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BURNEY v. BARNHART

August 9, 2004.

IRENE BURNEY, Plaintiff,
v.
JO ANNE BARNHART, Commissioner of Social Security, Defendant.



The opinion of the court was delivered by: MICHAEL MASON, Magistrate Judge

MEMORANDUM OPINION AND ORDER

Plaintiff, Irene Burney ("Burney" or "plaintiff"), has brought a motion for summary judgment seeking judicial review of the final decision of the Commissioner of Social Security ("Commissioner" or "defendant"), who denied Burney's claim for Disability Insurance Benefits ("DIB") and Supplemental Security Income ("SSI") benefits under the Social Security Act, 42 U.S.C. §§ 1381a (2000). Defendant Barnhart filed a cross-motion for summary judgment asking that we uphold the decision of the Administrative Law Judge ("ALJ"). We have jurisdiction to hear this matter pursuant to 42 U.S.C. §§ 405(g) and 1383(c)(3). For the following reasons, we grant plaintiff's motion and deny defendant's motion, remanding this case to the ALJ for further proceedings consistent with this opinion. PROCEDURAL HISTORY

Burney filed an application for DIB and SSI benefits on May 5, 2000, alleging a disability onset date of January 1, 1999.*fn1 (R. 368-70). Her application was denied initially and after a timely request for reconsideration. (R. 359-66). Thereafter, Burney requested, and was granted, a hearing before an ALJ. (R. 367). On November 7, 2001, Burney testified at a hearing conducted by ALJ John L. Mondi. (R. 79-110). ALJ Mondi issued a written decision on June 14, 2002 denying Burney DIB and SSI benefits. (R. 19-24). The Appeals Council denied plaintiff's request for review and ALJ Mondi's decision became the final decision of the Commissioner.*fn2 See Zurawski v. Halter, 245 F.3d 881 (7th Cir. 2001); Reg. § 416.1481.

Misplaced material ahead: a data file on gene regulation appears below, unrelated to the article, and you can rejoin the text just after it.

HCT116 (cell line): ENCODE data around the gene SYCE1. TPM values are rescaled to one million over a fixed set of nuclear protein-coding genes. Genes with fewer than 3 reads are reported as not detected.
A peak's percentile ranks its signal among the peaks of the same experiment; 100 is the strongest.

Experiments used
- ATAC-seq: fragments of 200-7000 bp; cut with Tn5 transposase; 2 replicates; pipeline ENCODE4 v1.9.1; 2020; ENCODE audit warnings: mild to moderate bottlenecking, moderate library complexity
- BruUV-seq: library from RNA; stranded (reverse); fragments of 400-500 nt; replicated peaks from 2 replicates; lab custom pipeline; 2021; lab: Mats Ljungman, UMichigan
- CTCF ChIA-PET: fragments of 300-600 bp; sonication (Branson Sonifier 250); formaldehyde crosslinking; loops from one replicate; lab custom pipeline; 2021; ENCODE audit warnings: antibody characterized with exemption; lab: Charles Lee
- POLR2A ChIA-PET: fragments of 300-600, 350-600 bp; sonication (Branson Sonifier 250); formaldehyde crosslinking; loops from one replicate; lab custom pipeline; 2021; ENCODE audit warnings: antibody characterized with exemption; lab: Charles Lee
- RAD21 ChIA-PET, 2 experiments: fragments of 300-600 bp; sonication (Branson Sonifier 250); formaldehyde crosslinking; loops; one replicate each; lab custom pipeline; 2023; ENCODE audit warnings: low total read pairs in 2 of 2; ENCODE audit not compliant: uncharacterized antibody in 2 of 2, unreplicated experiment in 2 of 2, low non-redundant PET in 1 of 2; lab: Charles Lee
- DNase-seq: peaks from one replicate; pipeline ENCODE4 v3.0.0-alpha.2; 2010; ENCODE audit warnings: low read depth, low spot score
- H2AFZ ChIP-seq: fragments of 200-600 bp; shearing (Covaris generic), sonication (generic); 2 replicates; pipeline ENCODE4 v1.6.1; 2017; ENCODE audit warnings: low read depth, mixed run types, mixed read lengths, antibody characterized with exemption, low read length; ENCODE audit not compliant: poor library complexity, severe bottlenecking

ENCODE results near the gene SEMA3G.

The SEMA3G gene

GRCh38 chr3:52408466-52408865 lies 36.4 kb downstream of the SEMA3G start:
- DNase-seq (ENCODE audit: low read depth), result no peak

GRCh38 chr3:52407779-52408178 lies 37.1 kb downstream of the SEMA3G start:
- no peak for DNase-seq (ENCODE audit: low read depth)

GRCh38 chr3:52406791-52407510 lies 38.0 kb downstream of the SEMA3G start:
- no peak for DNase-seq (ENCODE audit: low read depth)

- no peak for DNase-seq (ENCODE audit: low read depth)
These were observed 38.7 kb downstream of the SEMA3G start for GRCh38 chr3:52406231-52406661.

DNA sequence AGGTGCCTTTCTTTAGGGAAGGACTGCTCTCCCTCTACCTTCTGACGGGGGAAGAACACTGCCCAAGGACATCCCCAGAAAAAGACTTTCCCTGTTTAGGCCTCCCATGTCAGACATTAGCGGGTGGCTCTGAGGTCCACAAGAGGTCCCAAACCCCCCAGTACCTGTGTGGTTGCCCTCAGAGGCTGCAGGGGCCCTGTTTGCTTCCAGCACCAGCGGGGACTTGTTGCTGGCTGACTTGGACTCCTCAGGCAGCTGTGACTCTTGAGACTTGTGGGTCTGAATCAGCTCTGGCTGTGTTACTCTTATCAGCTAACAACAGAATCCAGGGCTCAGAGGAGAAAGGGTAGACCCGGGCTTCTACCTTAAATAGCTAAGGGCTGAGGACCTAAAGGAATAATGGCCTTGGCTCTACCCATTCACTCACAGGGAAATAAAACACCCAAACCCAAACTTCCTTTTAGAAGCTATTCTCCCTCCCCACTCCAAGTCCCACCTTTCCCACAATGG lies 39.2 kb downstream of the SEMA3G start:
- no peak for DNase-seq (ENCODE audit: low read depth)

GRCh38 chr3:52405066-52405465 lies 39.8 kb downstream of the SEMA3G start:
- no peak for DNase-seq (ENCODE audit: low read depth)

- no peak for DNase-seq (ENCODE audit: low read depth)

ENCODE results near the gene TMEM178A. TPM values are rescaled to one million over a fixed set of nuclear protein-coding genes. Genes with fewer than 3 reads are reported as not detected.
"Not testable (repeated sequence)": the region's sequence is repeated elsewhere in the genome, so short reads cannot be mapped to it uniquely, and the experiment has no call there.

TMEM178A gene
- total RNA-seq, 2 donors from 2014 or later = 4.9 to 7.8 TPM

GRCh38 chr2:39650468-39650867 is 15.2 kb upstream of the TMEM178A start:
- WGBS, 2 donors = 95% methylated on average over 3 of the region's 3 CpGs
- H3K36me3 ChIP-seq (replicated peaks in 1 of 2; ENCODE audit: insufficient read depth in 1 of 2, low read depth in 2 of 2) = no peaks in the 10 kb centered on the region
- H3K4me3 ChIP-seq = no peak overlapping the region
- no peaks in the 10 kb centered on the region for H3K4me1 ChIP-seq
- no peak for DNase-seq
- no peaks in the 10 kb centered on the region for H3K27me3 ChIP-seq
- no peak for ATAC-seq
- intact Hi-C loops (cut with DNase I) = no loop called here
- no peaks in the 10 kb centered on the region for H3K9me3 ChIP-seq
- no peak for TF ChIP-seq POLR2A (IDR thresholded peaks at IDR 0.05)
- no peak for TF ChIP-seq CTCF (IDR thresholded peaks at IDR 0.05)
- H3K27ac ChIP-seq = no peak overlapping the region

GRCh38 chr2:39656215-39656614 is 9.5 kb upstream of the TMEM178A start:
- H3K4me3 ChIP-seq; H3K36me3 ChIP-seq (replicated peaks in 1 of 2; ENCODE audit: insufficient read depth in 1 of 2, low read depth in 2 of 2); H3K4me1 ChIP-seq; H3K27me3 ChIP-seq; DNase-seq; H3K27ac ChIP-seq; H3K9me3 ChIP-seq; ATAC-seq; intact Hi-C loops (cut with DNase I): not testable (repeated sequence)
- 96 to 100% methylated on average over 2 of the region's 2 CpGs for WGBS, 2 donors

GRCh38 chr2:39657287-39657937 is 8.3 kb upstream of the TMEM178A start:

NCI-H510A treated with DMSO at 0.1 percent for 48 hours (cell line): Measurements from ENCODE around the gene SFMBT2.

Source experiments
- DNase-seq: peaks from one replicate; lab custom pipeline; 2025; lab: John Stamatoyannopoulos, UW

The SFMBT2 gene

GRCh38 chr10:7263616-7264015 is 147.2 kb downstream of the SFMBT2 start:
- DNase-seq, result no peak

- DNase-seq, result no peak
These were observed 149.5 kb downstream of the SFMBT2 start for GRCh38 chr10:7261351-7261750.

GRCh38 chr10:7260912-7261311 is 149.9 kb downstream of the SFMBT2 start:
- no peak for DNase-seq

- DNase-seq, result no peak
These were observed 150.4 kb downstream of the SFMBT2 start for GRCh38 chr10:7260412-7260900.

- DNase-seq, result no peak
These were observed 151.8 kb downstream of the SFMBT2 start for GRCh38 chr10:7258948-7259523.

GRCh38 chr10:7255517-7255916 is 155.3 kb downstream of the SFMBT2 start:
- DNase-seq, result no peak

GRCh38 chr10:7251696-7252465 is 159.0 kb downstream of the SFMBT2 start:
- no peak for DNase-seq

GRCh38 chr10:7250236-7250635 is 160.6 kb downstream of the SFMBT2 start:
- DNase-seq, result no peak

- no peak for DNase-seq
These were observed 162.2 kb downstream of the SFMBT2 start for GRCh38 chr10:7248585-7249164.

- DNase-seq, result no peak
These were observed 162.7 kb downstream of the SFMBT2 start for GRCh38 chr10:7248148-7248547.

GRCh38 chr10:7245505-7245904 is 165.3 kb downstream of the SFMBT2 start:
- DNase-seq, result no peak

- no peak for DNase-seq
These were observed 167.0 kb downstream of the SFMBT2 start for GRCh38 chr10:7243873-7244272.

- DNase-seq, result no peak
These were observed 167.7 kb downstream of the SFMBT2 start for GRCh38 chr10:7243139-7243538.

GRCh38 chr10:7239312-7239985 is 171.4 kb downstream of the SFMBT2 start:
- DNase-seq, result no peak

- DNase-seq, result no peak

FACTUAL BACKGROUND

  Plaintiff's Testimony

  At the time of the hearing, Burney was forty-five years old. (R. 82). She stood 5'11 and weighed 230 pounds. (R. 88). Burney has a high school education and previous work experience as an assistant manager of a convenience store and a receptionist. (82-85). Burney was an assistant manager at a 7-11 store from 1986-1992. According to Burney, her employment at 7-11 ended because the store closed and she "fell on [her] head." (R. 94). The administrative record does not contain conclusive evidence regarding her employment from 1992-1996. However, from 1997-1998, Burney worked as a receptionist for Sullivan Personnel Services and Centurion Services. (R. 377). From 1999-2000, after the alleged onset date of her disability, Burney worked part-time for Centurion Services. Id.

  Burney testified that she suffers from migraines that cause blurred vision and slurred speech. (R. 86). She stated that at the time of the hearing she had been having "more and more migraine attacks . . . every couple of weeks, . . . for like three or four days" at a time. (R. 96-97). Additionally, she reported having dizzy spells, hip problems, and back problems. (R. 86). She has trouble walking and occasionally uses a cane in the summer time.*fn3 (R. 101). She uses the cane at home and when she goes to the park to help her with balance. Id. She can walk up to six blocks to the grocery store, but after three blocks her "leg gives completely out." (R. 89). She stated that she has great difficulty walking to the grocery store and has fallen while walking there in the past. Id.